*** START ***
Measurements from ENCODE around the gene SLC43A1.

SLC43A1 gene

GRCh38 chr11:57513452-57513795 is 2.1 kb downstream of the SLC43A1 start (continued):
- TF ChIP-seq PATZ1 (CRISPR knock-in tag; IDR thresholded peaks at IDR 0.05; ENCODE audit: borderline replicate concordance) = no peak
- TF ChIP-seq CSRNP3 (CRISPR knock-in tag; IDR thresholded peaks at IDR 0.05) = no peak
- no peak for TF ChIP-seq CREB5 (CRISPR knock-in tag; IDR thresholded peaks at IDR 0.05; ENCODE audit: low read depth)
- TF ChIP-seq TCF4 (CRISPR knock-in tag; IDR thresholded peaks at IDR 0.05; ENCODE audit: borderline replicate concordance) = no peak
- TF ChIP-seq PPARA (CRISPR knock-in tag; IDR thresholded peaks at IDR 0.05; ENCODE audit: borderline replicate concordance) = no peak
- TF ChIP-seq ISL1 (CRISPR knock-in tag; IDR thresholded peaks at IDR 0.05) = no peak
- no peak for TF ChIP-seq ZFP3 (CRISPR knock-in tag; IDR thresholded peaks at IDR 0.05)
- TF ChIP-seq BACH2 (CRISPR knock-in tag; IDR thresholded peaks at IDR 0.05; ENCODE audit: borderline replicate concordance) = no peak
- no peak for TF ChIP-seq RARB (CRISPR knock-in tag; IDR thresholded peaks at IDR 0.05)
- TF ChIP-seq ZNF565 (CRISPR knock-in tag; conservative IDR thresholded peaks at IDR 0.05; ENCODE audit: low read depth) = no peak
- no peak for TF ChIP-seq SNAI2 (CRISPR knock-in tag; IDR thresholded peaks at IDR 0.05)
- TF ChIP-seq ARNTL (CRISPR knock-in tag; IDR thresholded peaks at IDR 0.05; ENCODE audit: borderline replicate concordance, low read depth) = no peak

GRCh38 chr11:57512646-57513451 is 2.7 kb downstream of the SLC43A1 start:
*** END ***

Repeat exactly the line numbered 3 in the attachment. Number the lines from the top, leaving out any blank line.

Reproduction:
GRCh38 chr11:57513452-57513795 is 2.1 kb downstream of the SLC43A1 start (continued):